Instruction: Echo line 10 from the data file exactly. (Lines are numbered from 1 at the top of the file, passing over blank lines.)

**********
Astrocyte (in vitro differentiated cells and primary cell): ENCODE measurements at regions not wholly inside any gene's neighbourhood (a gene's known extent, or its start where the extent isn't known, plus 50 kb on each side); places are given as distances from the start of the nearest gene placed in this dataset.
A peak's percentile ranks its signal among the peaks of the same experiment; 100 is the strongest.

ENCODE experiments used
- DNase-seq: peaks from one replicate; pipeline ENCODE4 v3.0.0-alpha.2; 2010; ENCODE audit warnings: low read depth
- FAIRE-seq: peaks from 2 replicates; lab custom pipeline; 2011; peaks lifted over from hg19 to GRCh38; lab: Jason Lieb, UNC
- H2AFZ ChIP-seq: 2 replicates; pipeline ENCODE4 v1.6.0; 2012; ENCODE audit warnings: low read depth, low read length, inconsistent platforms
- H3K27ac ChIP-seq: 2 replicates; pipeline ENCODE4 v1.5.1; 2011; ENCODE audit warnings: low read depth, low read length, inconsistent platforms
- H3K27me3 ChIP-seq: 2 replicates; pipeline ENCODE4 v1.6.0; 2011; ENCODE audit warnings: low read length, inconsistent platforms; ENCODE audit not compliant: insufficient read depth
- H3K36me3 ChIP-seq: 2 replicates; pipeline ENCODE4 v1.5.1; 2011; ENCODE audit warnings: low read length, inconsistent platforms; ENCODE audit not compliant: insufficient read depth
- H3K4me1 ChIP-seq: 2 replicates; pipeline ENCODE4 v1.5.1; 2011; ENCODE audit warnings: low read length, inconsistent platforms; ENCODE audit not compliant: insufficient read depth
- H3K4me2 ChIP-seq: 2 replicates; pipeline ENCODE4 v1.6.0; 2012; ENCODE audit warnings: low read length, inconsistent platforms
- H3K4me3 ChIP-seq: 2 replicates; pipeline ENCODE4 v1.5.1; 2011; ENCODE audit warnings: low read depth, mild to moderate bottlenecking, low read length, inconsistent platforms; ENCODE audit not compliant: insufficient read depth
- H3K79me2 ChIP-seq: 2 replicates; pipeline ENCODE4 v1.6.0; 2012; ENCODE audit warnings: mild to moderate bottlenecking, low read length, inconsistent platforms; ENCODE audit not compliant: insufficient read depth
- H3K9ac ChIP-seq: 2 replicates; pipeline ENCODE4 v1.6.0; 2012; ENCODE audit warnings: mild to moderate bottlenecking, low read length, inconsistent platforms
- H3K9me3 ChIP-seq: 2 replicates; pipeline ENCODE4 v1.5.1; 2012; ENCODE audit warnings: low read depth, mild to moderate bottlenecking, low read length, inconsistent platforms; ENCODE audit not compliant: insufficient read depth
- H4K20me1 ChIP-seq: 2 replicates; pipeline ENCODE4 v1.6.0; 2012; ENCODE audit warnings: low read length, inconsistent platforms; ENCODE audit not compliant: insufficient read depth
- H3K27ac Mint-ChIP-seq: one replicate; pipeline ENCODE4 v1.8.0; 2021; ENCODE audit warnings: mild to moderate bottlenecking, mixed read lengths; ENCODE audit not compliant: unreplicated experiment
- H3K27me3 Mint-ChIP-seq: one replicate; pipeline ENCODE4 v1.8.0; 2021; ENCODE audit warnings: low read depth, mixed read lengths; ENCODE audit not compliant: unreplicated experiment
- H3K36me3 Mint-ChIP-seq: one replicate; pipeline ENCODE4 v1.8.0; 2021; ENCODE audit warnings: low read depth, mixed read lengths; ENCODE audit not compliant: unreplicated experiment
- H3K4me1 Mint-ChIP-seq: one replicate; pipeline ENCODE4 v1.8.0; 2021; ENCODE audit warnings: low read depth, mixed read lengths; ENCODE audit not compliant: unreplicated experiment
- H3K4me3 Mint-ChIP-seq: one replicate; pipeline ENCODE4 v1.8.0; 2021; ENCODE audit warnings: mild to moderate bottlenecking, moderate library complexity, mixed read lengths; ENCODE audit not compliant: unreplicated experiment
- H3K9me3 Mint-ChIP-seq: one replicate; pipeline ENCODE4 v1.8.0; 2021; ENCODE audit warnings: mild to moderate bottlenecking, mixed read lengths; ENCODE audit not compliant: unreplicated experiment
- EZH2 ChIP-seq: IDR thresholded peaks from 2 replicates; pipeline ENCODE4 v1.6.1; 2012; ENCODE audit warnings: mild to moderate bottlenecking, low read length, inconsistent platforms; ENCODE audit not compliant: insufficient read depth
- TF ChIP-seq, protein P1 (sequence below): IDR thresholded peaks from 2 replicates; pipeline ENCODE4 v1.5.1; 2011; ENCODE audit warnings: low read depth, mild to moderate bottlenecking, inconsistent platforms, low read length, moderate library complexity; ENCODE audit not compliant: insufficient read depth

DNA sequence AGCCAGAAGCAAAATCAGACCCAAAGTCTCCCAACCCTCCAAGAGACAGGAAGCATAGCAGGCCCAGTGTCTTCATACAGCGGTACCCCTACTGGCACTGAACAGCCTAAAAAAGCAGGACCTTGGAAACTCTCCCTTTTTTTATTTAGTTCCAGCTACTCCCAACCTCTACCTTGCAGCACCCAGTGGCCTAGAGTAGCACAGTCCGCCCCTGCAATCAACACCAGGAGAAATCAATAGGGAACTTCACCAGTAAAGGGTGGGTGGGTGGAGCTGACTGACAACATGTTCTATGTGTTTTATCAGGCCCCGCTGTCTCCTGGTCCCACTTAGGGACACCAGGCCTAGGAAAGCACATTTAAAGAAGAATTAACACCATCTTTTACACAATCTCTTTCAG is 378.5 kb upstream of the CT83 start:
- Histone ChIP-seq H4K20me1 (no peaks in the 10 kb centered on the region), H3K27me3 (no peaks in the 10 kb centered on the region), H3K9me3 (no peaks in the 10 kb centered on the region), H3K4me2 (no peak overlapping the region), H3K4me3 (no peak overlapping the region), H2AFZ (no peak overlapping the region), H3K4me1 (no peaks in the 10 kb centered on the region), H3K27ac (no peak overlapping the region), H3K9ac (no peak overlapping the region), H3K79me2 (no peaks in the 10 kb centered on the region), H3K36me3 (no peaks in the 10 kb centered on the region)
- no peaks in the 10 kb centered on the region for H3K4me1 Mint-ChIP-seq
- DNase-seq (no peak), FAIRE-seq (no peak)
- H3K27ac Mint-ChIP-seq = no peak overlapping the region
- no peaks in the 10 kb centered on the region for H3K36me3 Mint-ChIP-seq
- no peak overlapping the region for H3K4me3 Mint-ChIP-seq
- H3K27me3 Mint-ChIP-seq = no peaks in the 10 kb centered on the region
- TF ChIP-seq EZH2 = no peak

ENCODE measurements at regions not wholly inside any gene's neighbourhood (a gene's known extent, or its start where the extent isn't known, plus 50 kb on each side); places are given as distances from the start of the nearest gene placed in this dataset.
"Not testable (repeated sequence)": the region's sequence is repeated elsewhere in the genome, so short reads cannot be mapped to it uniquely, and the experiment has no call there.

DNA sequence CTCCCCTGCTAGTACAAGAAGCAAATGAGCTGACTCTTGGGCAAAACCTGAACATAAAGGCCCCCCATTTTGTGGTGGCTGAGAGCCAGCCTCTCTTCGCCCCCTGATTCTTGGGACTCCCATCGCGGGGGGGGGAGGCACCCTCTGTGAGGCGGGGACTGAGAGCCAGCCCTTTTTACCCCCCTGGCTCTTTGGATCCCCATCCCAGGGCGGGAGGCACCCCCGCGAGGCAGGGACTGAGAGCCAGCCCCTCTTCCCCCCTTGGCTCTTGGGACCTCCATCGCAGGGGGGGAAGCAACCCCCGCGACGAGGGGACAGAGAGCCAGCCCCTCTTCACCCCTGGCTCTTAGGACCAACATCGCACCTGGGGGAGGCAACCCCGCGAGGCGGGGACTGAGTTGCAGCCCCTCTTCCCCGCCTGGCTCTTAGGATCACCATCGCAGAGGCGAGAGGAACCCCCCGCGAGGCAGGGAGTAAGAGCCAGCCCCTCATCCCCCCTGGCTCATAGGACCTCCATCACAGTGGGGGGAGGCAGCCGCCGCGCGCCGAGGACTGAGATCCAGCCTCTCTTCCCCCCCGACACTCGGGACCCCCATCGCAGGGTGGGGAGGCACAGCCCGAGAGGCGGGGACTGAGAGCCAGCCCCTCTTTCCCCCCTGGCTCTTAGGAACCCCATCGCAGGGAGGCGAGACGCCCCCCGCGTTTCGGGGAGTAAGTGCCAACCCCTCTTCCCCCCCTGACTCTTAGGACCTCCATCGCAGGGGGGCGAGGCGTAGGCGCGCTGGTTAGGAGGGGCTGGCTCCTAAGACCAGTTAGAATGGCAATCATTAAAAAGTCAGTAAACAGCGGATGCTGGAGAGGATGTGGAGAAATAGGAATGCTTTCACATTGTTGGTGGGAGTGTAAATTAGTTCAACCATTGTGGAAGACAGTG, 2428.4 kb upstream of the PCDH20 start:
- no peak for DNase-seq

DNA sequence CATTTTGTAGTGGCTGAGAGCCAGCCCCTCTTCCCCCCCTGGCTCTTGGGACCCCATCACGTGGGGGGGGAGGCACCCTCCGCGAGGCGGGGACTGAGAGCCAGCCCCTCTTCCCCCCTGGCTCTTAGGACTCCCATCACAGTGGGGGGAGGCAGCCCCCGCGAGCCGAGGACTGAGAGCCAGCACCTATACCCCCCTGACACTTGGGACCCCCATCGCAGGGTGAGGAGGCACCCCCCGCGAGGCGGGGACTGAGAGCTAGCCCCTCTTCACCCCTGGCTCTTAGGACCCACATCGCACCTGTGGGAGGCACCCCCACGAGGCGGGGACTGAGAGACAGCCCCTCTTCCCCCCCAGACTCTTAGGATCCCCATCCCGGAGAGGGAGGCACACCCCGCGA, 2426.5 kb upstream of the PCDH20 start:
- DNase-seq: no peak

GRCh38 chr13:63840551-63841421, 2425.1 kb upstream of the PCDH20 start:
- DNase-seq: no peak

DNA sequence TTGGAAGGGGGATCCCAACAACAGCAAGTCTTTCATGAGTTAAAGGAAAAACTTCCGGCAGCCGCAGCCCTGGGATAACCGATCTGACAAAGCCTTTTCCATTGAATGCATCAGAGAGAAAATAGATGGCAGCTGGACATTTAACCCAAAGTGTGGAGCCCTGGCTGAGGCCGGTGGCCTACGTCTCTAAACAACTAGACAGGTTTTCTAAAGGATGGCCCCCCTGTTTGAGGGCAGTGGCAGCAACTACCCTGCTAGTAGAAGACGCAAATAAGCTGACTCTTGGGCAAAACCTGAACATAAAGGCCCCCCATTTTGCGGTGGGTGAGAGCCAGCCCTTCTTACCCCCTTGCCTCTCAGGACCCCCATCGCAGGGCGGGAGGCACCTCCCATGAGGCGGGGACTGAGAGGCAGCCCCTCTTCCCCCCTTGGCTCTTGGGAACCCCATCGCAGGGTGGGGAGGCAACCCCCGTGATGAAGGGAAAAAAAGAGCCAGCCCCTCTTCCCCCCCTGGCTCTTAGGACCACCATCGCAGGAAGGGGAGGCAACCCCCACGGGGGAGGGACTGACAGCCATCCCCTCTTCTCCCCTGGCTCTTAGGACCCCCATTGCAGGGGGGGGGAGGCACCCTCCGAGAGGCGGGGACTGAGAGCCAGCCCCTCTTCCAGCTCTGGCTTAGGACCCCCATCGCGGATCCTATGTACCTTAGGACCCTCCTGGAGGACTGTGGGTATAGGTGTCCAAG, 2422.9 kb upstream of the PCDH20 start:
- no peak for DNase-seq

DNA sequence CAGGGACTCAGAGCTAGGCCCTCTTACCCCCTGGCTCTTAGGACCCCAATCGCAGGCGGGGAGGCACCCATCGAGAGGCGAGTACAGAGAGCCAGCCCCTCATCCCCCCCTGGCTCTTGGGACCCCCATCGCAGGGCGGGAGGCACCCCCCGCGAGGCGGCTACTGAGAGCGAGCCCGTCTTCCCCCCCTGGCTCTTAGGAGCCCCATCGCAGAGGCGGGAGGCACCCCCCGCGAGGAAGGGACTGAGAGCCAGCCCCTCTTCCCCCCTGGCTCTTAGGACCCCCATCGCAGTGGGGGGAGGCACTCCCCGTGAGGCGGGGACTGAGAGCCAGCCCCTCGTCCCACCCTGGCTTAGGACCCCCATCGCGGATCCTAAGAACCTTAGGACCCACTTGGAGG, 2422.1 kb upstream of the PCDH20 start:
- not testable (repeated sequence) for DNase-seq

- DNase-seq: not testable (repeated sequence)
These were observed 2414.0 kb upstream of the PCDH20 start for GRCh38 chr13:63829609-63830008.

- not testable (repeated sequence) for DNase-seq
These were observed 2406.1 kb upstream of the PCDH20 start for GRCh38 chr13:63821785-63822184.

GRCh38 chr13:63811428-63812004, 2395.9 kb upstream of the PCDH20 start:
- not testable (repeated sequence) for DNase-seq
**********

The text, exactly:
- H3K4me1 ChIP-seq: 2 replicates; pipeline ENCODE4 v1.5.1; 2011; ENCODE audit warnings: low read length, inconsistent platforms; ENCODE audit not compliant: insufficient read depth